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Seat Exeo: Test Drive

Date: 10 November 2008   |   Author:

Category: Upper medium
P11D price: £20,000 (est.)
Key rival: Mazda 6

This is partnership taken to its logical extreme.

In order to make a quick entry into the market's third biggest sector, Seat has nabbed big brother Audi's last A4, lobbed a version of the new Ibiza's grille on the front and called it the Exeo.

Obviously there's more to it than that, but on the surface Seat's new Mazda 6 or Peugeot 407 rival owes it all to fellow VW-owned brand Audi. There have been chassis tweaks but the body and classy interior come directly from the A4.

Seat Exeo_Page 19.gif

Arriving in the UK as a saloon next April, with an estate following in the summer, the Exeo will initially land with two diesel engines and one petrol. The former are the excellent 143PS and 170PS 2.0-litre units also in the new Audi A4, while the 200PS turbo petrol is the green pump option.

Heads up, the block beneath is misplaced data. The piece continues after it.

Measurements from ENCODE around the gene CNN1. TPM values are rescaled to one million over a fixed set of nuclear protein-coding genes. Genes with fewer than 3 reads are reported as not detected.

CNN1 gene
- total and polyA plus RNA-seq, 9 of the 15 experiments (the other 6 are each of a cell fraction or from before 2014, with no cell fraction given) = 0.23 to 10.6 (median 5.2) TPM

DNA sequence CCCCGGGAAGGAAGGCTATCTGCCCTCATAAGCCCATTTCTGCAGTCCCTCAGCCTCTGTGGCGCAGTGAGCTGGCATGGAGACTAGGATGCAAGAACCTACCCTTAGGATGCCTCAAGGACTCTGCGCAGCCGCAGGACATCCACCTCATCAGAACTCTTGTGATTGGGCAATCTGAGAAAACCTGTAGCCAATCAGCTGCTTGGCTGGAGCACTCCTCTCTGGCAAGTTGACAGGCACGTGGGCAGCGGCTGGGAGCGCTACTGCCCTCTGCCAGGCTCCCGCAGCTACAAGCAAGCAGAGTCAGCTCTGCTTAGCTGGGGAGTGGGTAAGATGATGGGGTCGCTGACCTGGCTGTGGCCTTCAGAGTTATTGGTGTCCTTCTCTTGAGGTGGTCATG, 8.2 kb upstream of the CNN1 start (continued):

The Exeo will be heavily specced in a bid to attract corporate drivers in particular. Though final kit-count is yet to be confirmed, expect cruise control, climate control and alloys to feature across the range.

The interior is of predictable and probably class-leading quality, given that it's switch-for-switch the same as the Audi A4 Cabriolet. Literally, the only change is swapping the Audi badge for the Seat logo on the steering wheel, and that's the only part of the interior that looks sub-premium. However, drivers used to volume corporate brands will see the whole interior as a serious step up.

On the road, the 170PS diesel available at the exclusive early preview drive event is as excellent as can be expected from the latest VW Group diesels. Also used in models including the VW Passat, Audi TT, A4 and A6, it's powerful and sporty, although refinement, while good, was not quite up with the other applications in these very early pre-production cars. We're assured the final models we'll test next spring will be quieter, although it was already as good as many in the class.

The Exeo's appeal, particularly in the corporate sector, will all come down to pricing. If it lands at a well-kitted out sub-£20,000, and the residual values stack up, the appeal of an attractive, very well built model that's a bit different to the typical mainstream choices could be considerable.

Some might see it as cynical badge engineering, but when the end result's a car like this as a rival to the volume brands, it seems churlish to complain